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AMD unveils additional details about its upcoming monster APU

By John Law - on 3 Aug 2015, 11:38am

AMD unveils additional details about its upcoming monster APU

Image source: WCCFTech.

AMD has been slowly rolling back into the realm of HPC (High Performance Computing), thanks on no small part to the unveiling of their new HBM (High Bandwidth Memory) and upcoming Zen core CPU. With the advent of this new technology, rumors began to surface about the company’s endeavor in making a new monster of an APU, which would feature both their new Zen cores and Greenland GPU graphics. We even brought up the topic to Richard Huddy, Chief Gaming Scientist, AMD, back during the launch of the Fury X, but sadly, he was under strict orders to keep mum on it as well.

As of yesterday, those rumors were confirmed by AMD itself, when they finally revealed details of a new APU through a paper that had been submitted to the IEEE (Institute of Electrical and Electronics Engineer).

The size of the APU of this diagram isn't accurate, but if we were to take this with a pinch of salt, that is going to be one massive GPU. <br> Image source: WCCFTech.

Thanks to the report published by WCCFTech, we now know that the new APU – dubbed as the Exascale Heterogeneous Processor, or EHP – is set to be a monster of a processor. It’s set to carry up to 32 Zen Cores, a massive Greenland GPU die, and up to 32GB of HBM2 memory, all on top of a 2.5D interposer.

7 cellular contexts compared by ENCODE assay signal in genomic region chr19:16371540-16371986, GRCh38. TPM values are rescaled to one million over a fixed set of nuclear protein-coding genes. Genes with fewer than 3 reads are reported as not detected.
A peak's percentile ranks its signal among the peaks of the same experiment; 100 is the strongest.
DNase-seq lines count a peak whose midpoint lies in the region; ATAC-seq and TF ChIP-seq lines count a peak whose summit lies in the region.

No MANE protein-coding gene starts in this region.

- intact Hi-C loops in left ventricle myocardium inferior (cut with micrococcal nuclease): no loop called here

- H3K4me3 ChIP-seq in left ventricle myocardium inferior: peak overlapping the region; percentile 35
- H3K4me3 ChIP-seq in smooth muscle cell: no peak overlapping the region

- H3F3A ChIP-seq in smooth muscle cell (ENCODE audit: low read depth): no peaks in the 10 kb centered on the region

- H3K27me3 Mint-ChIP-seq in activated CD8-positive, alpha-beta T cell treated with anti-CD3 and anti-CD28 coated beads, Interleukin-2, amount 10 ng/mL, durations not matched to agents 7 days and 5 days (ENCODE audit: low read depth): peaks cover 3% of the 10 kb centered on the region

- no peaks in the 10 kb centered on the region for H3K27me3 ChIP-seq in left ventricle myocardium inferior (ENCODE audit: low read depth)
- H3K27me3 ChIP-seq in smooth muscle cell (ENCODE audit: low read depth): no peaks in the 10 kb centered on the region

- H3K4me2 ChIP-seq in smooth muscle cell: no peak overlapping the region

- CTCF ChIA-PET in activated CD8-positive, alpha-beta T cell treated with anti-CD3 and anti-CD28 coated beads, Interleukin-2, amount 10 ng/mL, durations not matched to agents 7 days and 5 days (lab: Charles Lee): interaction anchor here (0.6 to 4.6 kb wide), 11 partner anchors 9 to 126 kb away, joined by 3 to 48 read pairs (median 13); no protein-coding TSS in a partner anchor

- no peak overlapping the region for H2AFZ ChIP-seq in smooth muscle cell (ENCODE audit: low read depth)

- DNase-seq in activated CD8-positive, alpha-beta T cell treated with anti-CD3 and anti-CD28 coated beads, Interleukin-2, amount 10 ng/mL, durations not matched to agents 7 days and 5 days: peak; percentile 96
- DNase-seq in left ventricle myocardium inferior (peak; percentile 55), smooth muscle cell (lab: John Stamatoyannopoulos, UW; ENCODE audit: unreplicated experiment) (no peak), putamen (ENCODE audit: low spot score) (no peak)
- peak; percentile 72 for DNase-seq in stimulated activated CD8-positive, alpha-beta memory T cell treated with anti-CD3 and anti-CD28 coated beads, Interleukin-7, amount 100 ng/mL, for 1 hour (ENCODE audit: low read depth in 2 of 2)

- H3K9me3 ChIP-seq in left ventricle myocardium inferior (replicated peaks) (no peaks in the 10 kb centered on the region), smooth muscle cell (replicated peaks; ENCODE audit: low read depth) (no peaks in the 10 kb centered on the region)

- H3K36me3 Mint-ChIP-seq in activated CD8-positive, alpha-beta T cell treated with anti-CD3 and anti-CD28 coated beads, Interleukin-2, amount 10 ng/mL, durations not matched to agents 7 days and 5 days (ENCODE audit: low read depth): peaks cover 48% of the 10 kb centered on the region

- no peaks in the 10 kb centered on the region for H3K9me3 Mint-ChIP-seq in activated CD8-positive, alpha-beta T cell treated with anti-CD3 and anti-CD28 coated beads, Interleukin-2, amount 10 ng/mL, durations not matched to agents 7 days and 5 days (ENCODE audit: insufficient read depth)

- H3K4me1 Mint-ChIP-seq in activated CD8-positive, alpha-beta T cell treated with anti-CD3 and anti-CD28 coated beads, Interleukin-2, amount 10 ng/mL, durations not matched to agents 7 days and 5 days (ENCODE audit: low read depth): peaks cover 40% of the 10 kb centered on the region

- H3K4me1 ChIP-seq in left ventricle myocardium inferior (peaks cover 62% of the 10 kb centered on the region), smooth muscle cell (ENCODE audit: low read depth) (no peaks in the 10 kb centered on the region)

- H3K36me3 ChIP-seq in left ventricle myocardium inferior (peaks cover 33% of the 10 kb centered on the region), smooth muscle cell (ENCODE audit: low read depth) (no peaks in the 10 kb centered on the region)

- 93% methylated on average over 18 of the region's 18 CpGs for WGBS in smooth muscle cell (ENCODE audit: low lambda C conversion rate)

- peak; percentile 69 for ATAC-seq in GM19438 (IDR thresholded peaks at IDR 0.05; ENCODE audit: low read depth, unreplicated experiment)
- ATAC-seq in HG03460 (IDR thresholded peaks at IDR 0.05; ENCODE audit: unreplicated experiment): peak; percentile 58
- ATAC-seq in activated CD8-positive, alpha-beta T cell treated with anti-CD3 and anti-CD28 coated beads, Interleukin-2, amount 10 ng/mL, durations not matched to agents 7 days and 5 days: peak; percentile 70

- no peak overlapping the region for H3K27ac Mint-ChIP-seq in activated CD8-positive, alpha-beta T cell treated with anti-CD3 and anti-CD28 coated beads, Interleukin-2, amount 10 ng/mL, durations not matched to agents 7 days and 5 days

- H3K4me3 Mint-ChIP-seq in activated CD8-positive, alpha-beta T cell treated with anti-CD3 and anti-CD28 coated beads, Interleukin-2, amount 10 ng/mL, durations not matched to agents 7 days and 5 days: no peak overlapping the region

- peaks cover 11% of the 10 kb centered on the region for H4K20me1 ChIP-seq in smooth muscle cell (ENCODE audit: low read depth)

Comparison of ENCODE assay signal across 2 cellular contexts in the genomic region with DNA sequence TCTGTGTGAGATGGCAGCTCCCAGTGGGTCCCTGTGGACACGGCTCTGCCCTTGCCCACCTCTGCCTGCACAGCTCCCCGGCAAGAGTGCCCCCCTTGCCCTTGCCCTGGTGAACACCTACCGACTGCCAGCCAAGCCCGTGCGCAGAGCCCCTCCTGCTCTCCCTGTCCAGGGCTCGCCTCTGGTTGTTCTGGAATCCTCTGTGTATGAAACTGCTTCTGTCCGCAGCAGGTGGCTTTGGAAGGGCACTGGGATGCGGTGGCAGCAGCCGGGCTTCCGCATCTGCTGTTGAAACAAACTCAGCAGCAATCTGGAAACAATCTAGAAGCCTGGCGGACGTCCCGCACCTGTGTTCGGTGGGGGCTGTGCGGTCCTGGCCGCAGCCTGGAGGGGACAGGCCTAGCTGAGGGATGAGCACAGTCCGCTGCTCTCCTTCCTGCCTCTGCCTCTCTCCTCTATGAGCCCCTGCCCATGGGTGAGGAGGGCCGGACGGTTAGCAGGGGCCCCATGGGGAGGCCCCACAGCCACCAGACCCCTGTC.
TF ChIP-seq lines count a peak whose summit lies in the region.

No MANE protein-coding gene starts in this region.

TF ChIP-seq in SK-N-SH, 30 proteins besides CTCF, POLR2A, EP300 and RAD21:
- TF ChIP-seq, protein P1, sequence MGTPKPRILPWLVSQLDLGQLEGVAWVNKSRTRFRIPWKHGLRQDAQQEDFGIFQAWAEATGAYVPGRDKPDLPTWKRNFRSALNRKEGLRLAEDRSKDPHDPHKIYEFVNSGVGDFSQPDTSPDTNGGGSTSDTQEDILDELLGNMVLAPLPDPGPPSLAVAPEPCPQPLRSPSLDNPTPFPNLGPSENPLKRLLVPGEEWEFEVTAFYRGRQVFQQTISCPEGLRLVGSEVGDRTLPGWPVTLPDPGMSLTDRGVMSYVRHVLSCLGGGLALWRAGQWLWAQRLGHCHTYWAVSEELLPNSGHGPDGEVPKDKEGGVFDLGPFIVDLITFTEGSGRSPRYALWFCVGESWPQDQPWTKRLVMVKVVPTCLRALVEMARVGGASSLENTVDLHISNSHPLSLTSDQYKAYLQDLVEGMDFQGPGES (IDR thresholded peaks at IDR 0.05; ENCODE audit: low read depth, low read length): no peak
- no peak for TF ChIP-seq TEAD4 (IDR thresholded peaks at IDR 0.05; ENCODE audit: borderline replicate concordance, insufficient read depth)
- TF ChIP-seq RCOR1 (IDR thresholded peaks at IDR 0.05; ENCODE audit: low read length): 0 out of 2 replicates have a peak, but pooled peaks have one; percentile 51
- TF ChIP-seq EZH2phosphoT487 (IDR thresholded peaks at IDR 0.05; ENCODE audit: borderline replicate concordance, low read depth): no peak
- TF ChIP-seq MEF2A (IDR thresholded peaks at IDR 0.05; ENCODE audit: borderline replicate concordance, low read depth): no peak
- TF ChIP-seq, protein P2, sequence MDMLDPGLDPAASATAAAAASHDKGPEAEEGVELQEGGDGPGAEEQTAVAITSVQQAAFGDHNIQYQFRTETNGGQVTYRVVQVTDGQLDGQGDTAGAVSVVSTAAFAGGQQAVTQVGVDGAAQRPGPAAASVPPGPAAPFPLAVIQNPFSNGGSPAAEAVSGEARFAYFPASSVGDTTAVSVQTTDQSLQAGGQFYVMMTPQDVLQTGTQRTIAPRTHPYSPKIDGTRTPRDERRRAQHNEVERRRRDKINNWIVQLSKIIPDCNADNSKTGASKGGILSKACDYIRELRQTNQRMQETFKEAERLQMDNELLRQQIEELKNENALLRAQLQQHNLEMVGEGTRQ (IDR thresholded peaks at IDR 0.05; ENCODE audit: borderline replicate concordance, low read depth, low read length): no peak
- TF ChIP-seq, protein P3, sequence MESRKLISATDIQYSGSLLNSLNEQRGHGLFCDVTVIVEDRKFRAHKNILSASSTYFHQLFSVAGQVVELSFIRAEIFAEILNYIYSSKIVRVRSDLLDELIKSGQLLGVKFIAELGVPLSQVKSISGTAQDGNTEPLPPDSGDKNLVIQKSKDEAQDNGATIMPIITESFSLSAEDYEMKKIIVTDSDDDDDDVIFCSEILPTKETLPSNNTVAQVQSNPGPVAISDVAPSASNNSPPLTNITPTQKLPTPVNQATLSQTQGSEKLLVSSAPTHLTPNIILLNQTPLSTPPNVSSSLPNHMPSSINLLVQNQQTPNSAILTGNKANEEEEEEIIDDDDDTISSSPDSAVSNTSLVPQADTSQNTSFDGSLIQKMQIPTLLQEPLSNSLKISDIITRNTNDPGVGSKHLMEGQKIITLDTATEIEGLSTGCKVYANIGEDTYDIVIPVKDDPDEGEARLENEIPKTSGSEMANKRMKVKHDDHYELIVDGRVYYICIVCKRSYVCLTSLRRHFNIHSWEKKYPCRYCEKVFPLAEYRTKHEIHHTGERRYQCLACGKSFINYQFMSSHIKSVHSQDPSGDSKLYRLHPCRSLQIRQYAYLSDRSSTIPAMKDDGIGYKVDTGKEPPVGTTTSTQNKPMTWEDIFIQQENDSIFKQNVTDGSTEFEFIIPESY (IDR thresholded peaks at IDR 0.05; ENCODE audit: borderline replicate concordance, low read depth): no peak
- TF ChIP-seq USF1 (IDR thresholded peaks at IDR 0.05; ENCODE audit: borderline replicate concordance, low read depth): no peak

Based off the image which was posted by WCCFTech as well, we can see that the new interposer design features eight stacks of the yet-to-be-seen HBM2. Each stack of HBM2 contains 4GB of memory, which is a total of 32GB of HBM2 memory onboard of the new interposer. As if that weren’t enough, AMD had mentioned that that memory can be further expanded by the new DDR4 RAM channel as well. It’s also got one of the biggest GPU die that AMD has ever made for an APU, covering more area on the interposer than the Zen cores do.

Now, before any of you enthusiasts and overclockers start getting all giddy with delight about this news, we think it’s important to note that this EHP APU was designed to be used in a HPC environment, so the chances of this new processor technology trickling down and becoming a consumer variant seems unlikely. That being said, we’ve still got AMD’s Zen CPU to look forward to when it makes its debut next year.

Source: WCCFTech.